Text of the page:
Why is it hard to regulate your emotions?
W50e all use regulation skills in our everyday lives, often without knowing we do it. For people with BPD (and other mood or depressive disorders), it can be difficult to regulate emotions. But why is it hard for us to regulate our emotions?
There are several theories as to why emotional regulation is difficult in people living with BPD. Researchers have looked at neural abnormalities, lifestyles, coping strategies, negative childhood experiences and saw that they all have an effect on emotional regulation, and it’s more likely caused by a combination of these things.
Interrupted or damaged neural systems
Trauma or prolonged stress interrupts the neural paths in the brain, rewiring them and altering their activity. This means that we may find that the parts of the brain that normally deal with emotions and emotional regulation aren’t connecting properly (think of it like an electrical circuit that gets interrupted, the electrical device won’t work properly if the wires aren’t right).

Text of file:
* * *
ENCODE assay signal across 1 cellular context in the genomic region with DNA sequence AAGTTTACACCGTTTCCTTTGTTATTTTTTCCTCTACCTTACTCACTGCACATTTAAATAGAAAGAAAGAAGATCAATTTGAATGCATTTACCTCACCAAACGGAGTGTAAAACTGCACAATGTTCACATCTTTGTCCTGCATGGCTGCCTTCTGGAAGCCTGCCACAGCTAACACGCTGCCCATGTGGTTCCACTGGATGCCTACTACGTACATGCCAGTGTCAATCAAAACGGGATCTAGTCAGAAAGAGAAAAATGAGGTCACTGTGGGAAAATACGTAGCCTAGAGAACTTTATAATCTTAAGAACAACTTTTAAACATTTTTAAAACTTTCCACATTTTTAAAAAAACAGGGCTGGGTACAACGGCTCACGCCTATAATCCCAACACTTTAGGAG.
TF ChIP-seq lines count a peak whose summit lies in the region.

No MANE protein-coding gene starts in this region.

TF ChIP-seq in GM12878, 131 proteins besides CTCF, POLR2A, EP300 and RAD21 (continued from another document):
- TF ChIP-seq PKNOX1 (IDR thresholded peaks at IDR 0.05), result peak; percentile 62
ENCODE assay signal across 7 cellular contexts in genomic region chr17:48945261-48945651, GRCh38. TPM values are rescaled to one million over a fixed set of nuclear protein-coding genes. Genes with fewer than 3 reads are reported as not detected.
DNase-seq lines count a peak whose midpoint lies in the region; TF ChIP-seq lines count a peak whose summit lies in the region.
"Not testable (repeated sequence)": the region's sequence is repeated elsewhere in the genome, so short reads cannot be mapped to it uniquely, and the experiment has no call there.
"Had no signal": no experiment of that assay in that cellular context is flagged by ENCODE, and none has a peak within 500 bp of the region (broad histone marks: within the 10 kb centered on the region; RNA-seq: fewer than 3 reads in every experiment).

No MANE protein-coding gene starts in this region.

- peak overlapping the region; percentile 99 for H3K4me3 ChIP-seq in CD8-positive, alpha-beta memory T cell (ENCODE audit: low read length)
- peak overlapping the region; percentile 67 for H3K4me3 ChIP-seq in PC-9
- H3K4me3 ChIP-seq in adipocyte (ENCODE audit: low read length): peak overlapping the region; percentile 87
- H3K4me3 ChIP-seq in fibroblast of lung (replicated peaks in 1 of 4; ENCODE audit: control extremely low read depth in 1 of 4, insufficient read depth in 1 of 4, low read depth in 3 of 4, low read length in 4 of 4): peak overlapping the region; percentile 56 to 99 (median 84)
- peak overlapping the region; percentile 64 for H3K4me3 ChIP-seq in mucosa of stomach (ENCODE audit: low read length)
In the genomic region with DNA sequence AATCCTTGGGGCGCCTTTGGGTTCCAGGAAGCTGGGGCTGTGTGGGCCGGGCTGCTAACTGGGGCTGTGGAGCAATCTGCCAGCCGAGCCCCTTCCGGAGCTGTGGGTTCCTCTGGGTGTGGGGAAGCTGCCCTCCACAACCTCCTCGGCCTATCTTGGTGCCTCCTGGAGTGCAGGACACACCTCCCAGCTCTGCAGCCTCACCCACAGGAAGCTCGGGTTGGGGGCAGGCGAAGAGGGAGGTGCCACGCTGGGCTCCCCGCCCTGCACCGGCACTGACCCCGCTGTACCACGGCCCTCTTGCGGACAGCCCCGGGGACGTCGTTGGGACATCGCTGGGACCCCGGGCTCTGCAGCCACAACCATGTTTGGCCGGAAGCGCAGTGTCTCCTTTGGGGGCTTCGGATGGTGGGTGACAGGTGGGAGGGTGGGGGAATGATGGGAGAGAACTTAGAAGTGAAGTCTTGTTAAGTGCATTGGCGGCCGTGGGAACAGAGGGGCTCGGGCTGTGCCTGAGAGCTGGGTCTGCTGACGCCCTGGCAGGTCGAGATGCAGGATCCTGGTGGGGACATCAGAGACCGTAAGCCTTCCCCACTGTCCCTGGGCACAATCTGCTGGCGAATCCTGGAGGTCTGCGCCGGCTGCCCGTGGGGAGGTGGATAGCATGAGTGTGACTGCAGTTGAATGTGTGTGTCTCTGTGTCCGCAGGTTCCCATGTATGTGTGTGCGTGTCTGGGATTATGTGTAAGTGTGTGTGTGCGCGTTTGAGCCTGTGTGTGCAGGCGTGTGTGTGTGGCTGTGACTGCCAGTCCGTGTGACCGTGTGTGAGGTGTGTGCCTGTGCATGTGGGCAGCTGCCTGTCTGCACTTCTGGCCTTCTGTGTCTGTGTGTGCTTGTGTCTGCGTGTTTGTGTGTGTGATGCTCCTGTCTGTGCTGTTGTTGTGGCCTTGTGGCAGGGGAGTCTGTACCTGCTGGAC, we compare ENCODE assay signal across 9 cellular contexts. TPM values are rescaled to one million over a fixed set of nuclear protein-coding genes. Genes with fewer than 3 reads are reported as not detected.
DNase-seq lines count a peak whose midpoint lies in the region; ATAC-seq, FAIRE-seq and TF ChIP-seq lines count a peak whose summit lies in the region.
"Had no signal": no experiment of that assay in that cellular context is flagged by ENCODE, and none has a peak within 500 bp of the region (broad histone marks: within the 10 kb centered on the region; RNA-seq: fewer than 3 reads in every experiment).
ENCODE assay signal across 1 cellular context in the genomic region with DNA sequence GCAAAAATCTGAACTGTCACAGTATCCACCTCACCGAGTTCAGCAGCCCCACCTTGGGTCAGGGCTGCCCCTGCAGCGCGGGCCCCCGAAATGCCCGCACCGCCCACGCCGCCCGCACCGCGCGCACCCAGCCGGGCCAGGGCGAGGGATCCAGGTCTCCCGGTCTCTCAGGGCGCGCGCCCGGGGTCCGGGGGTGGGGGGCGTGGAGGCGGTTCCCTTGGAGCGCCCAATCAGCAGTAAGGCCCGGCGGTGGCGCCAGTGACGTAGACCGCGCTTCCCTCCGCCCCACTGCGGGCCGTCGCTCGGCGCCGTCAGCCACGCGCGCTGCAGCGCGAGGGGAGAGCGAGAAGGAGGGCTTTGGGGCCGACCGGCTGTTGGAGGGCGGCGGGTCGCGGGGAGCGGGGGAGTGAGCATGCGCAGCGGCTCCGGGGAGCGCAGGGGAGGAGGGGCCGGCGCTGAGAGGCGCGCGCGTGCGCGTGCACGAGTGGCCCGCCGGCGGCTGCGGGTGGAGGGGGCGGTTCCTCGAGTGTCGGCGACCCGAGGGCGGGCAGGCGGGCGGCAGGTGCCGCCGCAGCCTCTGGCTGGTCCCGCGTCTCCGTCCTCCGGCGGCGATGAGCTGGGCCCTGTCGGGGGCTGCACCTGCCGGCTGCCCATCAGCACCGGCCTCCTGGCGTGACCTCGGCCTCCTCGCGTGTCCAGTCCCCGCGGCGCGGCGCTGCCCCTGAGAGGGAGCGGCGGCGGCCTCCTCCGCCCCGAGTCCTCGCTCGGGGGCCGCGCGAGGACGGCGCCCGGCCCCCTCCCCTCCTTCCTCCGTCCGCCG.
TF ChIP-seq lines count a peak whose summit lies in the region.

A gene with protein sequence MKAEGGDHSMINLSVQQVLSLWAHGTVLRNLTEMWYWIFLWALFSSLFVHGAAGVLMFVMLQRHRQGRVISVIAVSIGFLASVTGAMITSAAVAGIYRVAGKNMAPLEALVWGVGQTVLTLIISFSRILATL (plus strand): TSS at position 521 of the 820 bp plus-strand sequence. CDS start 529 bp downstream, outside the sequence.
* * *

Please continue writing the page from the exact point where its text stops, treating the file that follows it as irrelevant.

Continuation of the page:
Maladaptive or Unhelpful Strategies
In the short term, these strategies may make you feel better but they will be causing you more problems in the future. Drinking alcohol, taking drugs, binge eating or starving yourself, self-harm, avoidance – they all help us feel in control and/or numb for short periods, but once we step out of those strategies we find we have the added problem of the consequences of those strategies, as well as the original problem.
A parent who has problems controlling their emotions, will struggle to teach their child how to regulate their emotions. Emotional regulation is not something we naturally have when we are born, it’s something we learn over time. The first years of our lives, we learn from those around us – mostly our parents.